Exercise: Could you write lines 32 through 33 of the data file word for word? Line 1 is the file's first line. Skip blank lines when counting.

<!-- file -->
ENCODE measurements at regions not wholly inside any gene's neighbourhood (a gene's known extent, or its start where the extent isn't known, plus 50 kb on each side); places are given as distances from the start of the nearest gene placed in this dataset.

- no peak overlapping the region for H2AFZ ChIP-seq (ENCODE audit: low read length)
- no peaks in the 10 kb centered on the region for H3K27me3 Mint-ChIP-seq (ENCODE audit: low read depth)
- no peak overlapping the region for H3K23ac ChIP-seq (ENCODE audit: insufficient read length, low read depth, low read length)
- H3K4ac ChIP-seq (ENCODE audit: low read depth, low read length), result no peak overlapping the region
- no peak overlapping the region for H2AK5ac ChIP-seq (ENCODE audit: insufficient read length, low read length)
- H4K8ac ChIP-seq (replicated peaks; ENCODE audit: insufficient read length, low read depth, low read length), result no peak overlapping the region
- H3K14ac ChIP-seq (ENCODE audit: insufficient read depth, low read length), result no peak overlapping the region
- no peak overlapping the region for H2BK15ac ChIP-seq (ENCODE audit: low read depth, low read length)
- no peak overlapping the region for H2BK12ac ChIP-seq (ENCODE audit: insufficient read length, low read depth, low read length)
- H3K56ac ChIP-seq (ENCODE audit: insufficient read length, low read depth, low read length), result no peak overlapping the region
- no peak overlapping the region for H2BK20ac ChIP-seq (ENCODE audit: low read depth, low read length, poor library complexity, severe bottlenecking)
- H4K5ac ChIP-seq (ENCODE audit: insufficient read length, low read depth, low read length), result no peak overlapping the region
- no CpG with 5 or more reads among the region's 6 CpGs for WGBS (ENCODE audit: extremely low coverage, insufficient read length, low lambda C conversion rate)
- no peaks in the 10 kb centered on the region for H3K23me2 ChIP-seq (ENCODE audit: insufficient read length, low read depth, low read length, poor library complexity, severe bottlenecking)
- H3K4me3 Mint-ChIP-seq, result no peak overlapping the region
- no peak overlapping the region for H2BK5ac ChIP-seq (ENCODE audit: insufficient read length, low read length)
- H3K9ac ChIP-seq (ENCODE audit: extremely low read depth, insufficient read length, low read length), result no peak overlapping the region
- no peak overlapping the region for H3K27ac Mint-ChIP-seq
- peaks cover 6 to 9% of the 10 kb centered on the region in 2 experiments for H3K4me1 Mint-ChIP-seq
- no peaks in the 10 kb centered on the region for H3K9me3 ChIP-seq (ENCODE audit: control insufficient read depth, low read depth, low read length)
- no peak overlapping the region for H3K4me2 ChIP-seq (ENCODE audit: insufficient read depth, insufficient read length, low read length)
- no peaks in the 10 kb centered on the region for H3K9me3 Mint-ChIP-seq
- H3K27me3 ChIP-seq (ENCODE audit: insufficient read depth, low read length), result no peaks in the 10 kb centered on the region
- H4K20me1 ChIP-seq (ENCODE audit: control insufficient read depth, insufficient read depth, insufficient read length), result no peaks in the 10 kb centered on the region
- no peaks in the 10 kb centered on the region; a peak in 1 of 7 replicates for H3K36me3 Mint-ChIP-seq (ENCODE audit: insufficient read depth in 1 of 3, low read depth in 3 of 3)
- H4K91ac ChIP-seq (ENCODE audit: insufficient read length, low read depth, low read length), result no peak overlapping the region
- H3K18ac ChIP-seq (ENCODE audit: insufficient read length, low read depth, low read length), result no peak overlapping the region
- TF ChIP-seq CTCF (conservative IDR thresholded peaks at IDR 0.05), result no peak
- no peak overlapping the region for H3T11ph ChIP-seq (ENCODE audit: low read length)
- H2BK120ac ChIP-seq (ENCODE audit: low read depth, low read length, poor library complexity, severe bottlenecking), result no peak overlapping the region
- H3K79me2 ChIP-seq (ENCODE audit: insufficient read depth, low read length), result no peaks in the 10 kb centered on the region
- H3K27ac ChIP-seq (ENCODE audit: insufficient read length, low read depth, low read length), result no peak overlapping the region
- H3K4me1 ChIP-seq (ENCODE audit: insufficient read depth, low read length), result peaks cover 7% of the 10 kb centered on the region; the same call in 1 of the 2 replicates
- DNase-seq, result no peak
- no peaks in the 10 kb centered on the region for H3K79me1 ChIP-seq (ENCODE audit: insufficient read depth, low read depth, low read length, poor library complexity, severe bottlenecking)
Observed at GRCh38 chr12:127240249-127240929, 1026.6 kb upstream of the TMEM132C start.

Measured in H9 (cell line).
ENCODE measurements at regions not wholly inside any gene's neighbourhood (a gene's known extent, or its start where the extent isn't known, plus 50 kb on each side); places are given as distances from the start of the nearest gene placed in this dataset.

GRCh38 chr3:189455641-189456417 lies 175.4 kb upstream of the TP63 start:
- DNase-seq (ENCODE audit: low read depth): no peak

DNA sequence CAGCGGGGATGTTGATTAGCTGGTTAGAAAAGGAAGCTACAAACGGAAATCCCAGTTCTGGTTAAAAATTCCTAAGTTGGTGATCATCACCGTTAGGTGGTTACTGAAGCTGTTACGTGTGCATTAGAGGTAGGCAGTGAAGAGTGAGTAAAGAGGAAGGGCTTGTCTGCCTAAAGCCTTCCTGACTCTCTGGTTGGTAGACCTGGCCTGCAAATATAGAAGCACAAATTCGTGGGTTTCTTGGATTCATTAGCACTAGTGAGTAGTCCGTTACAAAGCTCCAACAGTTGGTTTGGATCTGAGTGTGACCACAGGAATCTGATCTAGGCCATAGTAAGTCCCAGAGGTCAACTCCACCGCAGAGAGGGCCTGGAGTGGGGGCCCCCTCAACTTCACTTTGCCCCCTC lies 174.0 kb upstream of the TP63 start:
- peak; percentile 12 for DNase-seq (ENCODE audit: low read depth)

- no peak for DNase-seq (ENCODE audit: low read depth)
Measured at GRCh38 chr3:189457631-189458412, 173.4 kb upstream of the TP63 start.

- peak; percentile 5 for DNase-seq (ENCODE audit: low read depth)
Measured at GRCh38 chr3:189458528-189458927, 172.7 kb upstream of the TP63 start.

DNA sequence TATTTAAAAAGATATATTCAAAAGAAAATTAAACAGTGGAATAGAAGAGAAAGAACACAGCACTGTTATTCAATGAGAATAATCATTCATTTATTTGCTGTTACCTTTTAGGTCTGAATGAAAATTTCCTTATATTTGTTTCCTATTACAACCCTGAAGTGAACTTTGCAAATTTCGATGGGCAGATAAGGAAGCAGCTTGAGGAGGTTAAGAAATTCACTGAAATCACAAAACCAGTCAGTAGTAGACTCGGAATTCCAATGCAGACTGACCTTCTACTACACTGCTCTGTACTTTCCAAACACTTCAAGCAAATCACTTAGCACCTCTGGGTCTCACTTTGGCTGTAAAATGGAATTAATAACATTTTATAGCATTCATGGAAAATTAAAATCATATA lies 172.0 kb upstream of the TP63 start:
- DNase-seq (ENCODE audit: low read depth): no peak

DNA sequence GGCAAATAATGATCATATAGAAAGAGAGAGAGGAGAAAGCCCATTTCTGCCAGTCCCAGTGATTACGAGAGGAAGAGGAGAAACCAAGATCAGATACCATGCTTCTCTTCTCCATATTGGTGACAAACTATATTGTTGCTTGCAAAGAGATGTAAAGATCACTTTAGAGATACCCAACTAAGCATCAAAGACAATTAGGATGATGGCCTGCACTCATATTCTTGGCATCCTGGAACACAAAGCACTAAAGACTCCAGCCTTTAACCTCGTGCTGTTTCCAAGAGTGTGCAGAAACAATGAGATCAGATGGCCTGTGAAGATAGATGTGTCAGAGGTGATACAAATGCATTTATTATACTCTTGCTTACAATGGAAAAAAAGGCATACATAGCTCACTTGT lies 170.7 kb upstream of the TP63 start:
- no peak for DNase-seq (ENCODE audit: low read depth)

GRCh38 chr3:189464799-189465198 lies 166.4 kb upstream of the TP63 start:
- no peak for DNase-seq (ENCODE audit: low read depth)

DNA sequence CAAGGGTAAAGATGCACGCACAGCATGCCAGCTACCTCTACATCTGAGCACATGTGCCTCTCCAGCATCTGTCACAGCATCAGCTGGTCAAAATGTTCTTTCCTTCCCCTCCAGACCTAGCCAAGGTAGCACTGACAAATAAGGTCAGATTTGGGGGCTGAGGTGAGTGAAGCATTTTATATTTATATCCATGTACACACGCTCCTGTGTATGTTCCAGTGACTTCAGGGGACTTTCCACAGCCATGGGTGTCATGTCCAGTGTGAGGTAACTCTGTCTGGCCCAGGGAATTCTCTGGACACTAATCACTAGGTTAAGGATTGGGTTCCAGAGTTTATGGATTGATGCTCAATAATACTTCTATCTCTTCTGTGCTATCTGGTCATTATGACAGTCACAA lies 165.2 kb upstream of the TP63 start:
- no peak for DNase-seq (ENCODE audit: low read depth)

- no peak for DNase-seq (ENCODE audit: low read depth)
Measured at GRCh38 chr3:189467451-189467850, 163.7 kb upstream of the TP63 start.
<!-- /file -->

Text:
- H3K79me2 ChIP-seq (ENCODE audit: insufficient read depth, low read length), result no peaks in the 10 kb centered on the region
- H3K27ac ChIP-seq (ENCODE audit: insufficient read length, low read depth, low read length), result no peak overlapping the region